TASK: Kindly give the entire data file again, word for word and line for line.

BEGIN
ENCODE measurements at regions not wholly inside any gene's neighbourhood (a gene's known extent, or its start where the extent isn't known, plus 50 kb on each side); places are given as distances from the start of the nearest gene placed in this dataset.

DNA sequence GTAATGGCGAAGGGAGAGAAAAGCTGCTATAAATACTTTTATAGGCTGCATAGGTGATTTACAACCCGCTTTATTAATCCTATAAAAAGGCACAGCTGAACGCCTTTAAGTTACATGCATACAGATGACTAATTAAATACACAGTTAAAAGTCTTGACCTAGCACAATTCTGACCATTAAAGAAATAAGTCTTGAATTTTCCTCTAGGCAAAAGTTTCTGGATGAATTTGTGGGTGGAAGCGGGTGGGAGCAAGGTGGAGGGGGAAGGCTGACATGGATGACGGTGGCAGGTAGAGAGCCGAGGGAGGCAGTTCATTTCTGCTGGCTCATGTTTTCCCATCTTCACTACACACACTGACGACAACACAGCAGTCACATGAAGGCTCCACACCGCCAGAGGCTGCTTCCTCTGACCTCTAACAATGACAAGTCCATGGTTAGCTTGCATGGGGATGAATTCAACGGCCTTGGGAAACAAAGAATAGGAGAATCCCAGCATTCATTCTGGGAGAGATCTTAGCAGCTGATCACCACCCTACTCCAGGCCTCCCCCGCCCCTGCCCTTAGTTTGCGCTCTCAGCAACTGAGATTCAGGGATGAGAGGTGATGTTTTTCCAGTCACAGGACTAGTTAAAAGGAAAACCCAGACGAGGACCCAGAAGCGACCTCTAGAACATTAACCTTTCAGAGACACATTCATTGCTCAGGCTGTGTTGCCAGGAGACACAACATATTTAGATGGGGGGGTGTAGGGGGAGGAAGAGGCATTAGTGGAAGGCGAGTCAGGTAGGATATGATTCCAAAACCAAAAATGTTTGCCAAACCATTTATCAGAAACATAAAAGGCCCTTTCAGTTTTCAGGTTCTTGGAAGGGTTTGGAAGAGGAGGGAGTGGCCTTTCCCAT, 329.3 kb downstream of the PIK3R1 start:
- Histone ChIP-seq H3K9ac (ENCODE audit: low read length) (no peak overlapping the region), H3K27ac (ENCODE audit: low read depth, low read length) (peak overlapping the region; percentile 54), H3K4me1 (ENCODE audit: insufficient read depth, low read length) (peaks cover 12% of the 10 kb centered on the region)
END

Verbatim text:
ENCODE measurements at regions not wholly inside any gene's neighbourhood (a gene's known extent, or its start where the extent isn't known, plus 50 kb on each side); places are given as distances from the start of the nearest gene placed in this dataset.

DNA sequence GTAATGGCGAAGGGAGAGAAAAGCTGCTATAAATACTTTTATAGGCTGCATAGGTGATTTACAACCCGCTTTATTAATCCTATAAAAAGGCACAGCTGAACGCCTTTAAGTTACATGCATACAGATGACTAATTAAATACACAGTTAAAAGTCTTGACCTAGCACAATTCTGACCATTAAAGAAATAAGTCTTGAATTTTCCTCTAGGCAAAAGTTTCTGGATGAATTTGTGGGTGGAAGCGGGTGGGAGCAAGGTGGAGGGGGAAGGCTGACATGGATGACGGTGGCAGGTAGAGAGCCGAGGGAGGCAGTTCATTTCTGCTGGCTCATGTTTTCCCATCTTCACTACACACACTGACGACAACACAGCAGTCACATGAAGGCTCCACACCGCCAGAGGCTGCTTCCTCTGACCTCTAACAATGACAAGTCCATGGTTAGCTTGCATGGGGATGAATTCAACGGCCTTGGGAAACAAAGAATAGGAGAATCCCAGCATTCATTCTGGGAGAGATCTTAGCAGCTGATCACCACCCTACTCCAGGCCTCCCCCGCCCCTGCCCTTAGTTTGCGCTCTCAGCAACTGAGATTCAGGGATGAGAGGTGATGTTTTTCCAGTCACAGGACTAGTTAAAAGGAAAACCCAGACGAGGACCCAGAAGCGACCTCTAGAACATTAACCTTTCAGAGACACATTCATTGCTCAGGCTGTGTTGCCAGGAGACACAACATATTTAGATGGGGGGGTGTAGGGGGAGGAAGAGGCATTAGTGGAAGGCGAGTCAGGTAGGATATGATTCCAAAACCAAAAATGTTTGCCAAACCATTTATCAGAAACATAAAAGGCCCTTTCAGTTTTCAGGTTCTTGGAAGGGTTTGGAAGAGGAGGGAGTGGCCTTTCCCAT, 329.3 kb downstream of the PIK3R1 start:
- Histone ChIP-seq H3K9ac (ENCODE audit: low read length) (no peak overlapping the region), H3K27ac (ENCODE audit: low read depth, low read length) (peak overlapping the region; percentile 54), H3K4me1 (ENCODE audit: insufficient read depth, low read length) (peaks cover 12% of the 10 kb centered on the region)